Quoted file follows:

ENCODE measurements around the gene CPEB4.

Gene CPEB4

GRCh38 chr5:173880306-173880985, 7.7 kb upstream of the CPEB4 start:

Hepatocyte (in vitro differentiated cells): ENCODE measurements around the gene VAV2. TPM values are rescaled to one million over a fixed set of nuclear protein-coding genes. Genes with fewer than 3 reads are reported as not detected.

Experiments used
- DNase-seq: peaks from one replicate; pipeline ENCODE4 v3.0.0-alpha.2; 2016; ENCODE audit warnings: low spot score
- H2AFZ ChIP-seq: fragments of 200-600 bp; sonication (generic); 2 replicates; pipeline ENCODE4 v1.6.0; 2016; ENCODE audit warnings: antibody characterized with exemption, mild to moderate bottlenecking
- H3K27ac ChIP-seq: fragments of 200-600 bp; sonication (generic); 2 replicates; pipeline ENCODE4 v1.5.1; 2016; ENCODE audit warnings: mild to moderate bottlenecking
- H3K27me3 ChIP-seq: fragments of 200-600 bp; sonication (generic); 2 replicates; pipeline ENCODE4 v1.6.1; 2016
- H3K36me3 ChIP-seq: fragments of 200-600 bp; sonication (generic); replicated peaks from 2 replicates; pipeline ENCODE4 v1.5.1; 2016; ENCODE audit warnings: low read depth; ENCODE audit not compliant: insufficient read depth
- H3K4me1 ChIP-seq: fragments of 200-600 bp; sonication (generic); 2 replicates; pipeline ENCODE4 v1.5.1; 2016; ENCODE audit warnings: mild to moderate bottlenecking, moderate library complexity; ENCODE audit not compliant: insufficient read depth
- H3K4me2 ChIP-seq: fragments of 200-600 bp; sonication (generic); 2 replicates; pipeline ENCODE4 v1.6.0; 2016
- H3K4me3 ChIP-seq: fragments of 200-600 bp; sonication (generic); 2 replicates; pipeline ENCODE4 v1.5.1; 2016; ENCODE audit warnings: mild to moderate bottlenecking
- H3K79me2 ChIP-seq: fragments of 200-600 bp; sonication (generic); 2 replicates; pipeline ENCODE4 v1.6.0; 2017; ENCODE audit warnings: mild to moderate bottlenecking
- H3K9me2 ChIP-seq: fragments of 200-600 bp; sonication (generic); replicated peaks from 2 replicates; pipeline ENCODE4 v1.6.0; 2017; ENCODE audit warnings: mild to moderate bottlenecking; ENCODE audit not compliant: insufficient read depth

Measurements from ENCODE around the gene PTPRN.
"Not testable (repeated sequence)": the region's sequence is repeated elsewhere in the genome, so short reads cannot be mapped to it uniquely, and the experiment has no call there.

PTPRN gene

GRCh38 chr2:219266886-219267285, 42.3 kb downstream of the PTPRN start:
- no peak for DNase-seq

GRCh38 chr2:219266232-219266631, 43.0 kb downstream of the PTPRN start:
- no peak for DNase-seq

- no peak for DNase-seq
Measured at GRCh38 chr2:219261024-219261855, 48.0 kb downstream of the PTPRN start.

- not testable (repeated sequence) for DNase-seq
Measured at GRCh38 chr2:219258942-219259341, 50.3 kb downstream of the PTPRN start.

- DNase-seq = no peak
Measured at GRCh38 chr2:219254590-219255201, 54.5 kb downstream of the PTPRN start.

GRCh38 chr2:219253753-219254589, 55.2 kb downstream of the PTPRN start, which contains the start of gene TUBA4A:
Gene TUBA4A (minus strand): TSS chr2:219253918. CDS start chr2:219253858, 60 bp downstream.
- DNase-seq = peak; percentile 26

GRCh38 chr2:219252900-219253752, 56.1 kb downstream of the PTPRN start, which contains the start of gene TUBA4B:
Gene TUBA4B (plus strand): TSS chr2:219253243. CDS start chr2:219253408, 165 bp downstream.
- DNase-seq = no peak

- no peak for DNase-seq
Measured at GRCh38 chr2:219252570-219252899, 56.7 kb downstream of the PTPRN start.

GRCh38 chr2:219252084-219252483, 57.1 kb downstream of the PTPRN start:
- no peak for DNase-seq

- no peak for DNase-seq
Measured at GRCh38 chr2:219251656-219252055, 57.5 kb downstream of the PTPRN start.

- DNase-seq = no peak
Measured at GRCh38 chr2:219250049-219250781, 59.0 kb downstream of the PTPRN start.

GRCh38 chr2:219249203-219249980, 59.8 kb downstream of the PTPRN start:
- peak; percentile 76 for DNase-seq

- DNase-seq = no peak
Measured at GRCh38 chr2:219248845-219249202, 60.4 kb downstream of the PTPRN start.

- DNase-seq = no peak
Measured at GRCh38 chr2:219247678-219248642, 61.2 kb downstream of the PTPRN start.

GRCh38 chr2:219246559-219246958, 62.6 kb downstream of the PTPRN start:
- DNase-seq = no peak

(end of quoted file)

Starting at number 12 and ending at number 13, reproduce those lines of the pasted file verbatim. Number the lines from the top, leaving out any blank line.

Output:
- H3K4me2 ChIP-seq: fragments of 200-600 bp; sonication (generic); 2 replicates; pipeline ENCODE4 v1.6.0; 2016
- H3K4me3 ChIP-seq: fragments of 200-600 bp; sonication (generic); 2 replicates; pipeline ENCODE4 v1.5.1; 2016; ENCODE audit warnings: mild to moderate bottlenecking